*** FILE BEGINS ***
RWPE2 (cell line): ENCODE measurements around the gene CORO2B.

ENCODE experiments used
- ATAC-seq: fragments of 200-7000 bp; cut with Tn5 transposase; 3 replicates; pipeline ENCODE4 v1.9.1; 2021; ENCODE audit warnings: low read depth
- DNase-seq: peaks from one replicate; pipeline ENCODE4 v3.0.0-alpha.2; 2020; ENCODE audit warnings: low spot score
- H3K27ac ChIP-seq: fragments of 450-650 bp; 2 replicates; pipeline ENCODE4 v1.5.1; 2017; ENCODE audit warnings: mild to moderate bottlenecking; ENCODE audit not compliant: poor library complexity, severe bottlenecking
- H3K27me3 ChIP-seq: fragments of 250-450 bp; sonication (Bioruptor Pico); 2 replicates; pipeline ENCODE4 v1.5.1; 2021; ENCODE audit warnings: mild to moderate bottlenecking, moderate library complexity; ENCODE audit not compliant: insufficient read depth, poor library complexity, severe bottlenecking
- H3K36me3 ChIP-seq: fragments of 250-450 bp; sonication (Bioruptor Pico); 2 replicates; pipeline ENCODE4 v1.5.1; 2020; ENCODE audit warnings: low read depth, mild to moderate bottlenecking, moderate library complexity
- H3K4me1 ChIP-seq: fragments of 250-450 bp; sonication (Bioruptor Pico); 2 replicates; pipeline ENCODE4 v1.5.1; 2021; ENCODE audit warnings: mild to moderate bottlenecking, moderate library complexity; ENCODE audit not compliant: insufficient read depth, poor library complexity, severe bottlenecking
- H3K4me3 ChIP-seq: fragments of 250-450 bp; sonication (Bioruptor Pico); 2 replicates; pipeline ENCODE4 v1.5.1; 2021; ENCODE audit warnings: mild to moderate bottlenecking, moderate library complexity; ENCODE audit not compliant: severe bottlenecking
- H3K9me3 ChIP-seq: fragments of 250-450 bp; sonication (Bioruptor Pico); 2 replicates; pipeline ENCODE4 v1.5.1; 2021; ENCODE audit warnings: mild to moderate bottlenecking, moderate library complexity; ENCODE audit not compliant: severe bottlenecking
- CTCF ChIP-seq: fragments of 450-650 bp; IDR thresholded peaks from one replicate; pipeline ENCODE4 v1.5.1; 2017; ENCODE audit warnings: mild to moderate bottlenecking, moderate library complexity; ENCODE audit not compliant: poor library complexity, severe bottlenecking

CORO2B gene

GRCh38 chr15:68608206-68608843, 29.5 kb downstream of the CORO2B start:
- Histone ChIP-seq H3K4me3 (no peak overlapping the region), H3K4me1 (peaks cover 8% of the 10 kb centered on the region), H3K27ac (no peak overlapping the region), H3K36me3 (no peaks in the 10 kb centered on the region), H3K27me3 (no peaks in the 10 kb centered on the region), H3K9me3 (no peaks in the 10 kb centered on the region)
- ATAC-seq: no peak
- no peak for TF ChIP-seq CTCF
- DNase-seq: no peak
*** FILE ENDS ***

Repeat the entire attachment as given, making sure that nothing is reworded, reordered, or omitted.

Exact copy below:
RWPE2 (cell line): ENCODE measurements around the gene CORO2B.

ENCODE experiments used
- ATAC-seq: fragments of 200-7000 bp; cut with Tn5 transposase; 3 replicates; pipeline ENCODE4 v1.9.1; 2021; ENCODE audit warnings: low read depth
- DNase-seq: peaks from one replicate; pipeline ENCODE4 v3.0.0-alpha.2; 2020; ENCODE audit warnings: low spot score
- H3K27ac ChIP-seq: fragments of 450-650 bp; 2 replicates; pipeline ENCODE4 v1.5.1; 2017; ENCODE audit warnings: mild to moderate bottlenecking; ENCODE audit not compliant: poor library complexity, severe bottlenecking
- H3K27me3 ChIP-seq: fragments of 250-450 bp; sonication (Bioruptor Pico); 2 replicates; pipeline ENCODE4 v1.5.1; 2021; ENCODE audit warnings: mild to moderate bottlenecking, moderate library complexity; ENCODE audit not compliant: insufficient read depth, poor library complexity, severe bottlenecking
- H3K36me3 ChIP-seq: fragments of 250-450 bp; sonication (Bioruptor Pico); 2 replicates; pipeline ENCODE4 v1.5.1; 2020; ENCODE audit warnings: low read depth, mild to moderate bottlenecking, moderate library complexity
- H3K4me1 ChIP-seq: fragments of 250-450 bp; sonication (Bioruptor Pico); 2 replicates; pipeline ENCODE4 v1.5.1; 2021; ENCODE audit warnings: mild to moderate bottlenecking, moderate library complexity; ENCODE audit not compliant: insufficient read depth, poor library complexity, severe bottlenecking
- H3K4me3 ChIP-seq: fragments of 250-450 bp; sonication (Bioruptor Pico); 2 replicates; pipeline ENCODE4 v1.5.1; 2021; ENCODE audit warnings: mild to moderate bottlenecking, moderate library complexity; ENCODE audit not compliant: severe bottlenecking
- H3K9me3 ChIP-seq: fragments of 250-450 bp; sonication (Bioruptor Pico); 2 replicates; pipeline ENCODE4 v1.5.1; 2021; ENCODE audit warnings: mild to moderate bottlenecking, moderate library complexity; ENCODE audit not compliant: severe bottlenecking
- CTCF ChIP-seq: fragments of 450-650 bp; IDR thresholded peaks from one replicate; pipeline ENCODE4 v1.5.1; 2017; ENCODE audit warnings: mild to moderate bottlenecking, moderate library complexity; ENCODE audit not compliant: poor library complexity, severe bottlenecking

CORO2B gene

GRCh38 chr15:68608206-68608843, 29.5 kb downstream of the CORO2B start:
- Histone ChIP-seq H3K4me3 (no peak overlapping the region), H3K4me1 (peaks cover 8% of the 10 kb centered on the region), H3K27ac (no peak overlapping the region), H3K36me3 (no peaks in the 10 kb centered on the region), H3K27me3 (no peaks in the 10 kb centered on the region), H3K9me3 (no peaks in the 10 kb centered on the region)
- ATAC-seq: no peak
- no peak for TF ChIP-seq CTCF
- DNase-seq: no peak